The PBS Nature series aired a program on the endangered Sage-grouse on May 20. The natural history of this bird and other denizens of the sagebrush plains was well represented. The documentary even mentioned habitat destruction by oil and gas interests. Very daring of them. And timely. This lovely creature is not only under attack by resource extraction, but also the United States Congress. I wrote an editorial on this subject first printed in The Taos News on May 14:
The United States Senate Committee on Armed Services will be meeting later this month for a “Markup” of The National Defense Authorization Act for Fiscal Year 2016. The bill that comes out of this committee, when reconciled with the version from the House of Representatives and signed by the President, establishes the budget for much of our national defense.
Included in this year’s bill is a special provision for the Sage-Grouse, an endangered (and spectacular) bird that (for now) lives in parts of Colorado and adjacent states to the north and west. Like the EA-18G Growler and the F-22 Raptor warplanes, the sage-grouse can fly. And while it is an effective system for destroying our nation’s insect enemies, it would seem better suited for the Agriculture or Interior Departments than as part of an appropriations bill for the Department of Defense.
The rapidly declining Sage-Grouse (also known as the Greater Sage-Grouse, Centrocercus urophasianus, and its even more endangered cousin, the Gunnison Sage-Grouse, C. minimus) is in catastrophic decline due to habitat loss. They may have once numbered in the millions, but are currently on their way out of existence. Animals and plants is this predicament have in the past found some protection through one of the great pieces of environmental legislation, the Endangered Species Act (ESA) which can help in saving habitat and reducing hunting pressure (while also protecting private property rights).
Instead, this time, the Sage-Grouse has become the latest victim in the culture-war being waged by right-wing politicians against all policies thought by them as “liberal.” As far as I know this Galliforme exhibits not the slightest political inclination, taking no position on the use of missiles or the deployment of aircraft carriers. The male of the species is primarily known for its “dancing,” or mating display. This should find favor with conservatives since the point of the dance is traditional male-female heterosexuality at its finest.
So what is the Sage-Grouse doing hanging out in the same bill with drones and helicopters? Here is where its special status comes about. Republicans have placed this animal on a hit list hidden within the labyrinth of defense spending that specifically exempts the Sage-Grouse from listing under the Endangered Species Act. Without this protection, the Sage-Grouse may be doomed to extinction.This is clever if underhanded: neither Congress nor the President is likely to sacrifice the national defense establishment to save a grouse.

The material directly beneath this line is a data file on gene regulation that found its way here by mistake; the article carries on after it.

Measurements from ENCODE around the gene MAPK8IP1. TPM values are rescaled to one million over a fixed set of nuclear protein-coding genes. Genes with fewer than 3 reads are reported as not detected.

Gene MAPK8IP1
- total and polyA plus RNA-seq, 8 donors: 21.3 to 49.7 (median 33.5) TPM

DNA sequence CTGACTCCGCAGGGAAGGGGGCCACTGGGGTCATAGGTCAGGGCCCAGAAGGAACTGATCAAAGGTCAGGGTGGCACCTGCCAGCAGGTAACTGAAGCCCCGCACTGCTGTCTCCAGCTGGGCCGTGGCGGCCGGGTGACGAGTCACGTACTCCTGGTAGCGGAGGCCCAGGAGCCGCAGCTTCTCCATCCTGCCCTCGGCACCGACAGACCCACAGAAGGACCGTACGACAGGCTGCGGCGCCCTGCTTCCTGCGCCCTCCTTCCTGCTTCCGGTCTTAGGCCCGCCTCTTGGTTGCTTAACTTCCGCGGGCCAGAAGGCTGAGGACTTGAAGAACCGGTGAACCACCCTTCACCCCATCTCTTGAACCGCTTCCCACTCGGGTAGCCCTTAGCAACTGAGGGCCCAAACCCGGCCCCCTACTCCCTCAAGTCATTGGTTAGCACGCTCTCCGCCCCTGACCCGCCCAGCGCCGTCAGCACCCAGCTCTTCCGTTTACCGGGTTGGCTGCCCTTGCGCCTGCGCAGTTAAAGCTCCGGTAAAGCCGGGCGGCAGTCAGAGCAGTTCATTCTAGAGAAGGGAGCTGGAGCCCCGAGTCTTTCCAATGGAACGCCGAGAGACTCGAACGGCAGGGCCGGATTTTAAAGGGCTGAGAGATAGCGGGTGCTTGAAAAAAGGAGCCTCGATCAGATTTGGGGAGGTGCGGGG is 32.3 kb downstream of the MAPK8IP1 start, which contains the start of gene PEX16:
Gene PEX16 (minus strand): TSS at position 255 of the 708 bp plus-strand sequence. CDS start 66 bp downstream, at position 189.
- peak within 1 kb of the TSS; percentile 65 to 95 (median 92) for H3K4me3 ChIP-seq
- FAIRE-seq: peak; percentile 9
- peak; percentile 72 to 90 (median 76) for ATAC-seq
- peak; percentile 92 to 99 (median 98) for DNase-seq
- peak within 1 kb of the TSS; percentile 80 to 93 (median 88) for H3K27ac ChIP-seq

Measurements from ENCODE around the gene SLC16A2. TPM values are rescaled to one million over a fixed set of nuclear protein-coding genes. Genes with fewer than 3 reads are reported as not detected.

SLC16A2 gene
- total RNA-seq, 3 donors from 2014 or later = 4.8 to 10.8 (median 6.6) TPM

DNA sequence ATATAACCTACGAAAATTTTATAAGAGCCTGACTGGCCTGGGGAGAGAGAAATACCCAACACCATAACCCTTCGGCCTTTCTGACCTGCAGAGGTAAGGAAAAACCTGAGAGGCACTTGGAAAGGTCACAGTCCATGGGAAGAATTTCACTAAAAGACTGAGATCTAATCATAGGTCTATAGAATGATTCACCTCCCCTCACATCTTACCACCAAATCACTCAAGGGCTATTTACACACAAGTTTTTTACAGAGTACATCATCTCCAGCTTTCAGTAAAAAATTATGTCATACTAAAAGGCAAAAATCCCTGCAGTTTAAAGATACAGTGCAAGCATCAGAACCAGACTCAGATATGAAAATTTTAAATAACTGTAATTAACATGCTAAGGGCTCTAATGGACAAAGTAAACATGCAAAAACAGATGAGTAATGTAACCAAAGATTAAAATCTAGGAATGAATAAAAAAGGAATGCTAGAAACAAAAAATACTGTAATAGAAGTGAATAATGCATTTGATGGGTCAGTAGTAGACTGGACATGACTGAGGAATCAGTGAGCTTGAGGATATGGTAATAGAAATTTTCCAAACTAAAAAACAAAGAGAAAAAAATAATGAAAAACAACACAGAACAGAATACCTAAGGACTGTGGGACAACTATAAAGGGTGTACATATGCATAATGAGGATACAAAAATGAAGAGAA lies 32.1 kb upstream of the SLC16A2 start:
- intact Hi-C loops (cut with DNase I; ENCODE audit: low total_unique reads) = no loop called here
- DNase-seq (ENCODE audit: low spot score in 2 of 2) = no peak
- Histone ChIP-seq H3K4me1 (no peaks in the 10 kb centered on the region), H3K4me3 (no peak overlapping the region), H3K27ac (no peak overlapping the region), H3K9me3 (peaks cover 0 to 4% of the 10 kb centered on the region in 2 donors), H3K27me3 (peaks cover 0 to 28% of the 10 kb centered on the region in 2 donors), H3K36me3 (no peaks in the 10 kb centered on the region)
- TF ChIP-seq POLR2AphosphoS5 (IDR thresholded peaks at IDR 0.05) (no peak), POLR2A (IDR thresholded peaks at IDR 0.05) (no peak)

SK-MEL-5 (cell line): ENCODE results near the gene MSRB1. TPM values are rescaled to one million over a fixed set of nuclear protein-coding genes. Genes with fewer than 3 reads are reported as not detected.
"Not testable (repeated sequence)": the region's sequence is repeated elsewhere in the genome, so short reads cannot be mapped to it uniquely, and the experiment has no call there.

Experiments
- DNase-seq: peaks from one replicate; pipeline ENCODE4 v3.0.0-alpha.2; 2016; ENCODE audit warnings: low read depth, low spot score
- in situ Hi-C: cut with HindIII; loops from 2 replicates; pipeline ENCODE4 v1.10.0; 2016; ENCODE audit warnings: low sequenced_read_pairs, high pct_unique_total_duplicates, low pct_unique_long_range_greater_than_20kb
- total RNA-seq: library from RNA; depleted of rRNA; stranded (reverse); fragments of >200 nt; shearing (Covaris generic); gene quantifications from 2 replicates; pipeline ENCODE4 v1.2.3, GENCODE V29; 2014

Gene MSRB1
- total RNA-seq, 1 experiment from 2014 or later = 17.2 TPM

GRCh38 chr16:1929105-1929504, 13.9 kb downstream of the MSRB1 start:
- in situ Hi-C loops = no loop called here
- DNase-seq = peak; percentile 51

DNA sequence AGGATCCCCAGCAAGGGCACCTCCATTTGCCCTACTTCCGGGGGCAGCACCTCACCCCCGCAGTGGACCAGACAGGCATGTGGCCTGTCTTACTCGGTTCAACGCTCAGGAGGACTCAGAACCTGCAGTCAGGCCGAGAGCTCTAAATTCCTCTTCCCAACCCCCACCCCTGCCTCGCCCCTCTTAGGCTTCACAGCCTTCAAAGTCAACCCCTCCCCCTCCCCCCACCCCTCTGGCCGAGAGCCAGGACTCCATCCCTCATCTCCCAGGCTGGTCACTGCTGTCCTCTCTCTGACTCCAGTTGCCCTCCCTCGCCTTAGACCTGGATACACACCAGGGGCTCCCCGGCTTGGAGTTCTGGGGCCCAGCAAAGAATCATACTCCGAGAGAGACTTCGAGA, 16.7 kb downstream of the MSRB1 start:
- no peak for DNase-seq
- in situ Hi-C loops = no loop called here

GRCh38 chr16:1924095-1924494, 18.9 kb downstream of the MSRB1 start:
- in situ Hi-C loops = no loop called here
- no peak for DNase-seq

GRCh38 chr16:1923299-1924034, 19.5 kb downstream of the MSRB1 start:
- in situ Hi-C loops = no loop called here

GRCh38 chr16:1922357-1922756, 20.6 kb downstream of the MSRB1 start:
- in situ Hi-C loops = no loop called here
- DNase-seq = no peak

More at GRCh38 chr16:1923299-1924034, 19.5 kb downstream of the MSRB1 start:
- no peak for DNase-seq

If the Republicans are successful in this they will accomplish two goals. First, habitat that might have been protected to save the Sage-Grouse will not be protected and instead will be open to oil and gas resource extraction. Second, by establishing the precedent of defying the Endangered Species Act, they may also keep other species off the list and could de-listing those already protected. And if they succeed in gutting the ESA, why not move on to similarly decommissioning other environmental protections for clean air and water?
Thus, on the stubby wings of Centrocercus urophasianus, hangs a great weight.
On April 29 I met with Senator Tom Udall, Senator Martin Heinrich and Representative Ben Ray Lujan. I was part of a volunteer citizen group organized by the environmental group, Defenders of Wildlife (www.defenders.org). We discussed with these gentlemen (and their legislative assistants) the ESA, sustainable logging in National Forests, and assuring adequate funding for fighting wildfires. Our legislators were cordial and supportive, welcoming to their constituents from New Mexico. All three of them expressed support both for the ESA. We asked that they try to rescue the Sage-Grouse from being lumped in with defense appropriations.
Whether or not they (with our support!) can save the Sage-Grouse and the ESA is an open question since this legislation has never before been subjected to anything like the current level of attack. That the Endangered Species Act is itself highly endangered was an irony made all the worse when the Sage-Grouse exemption from protection passed through a House committee hearing in the same week when I was in Washington advocating for its protection.
If you care about saving the ESA from extinction (and its feathered, furred and leafed constituents), this would be a good time to make your opinion known to the policy makers in our nation’s capitol.
<Photograph turned up from Google search>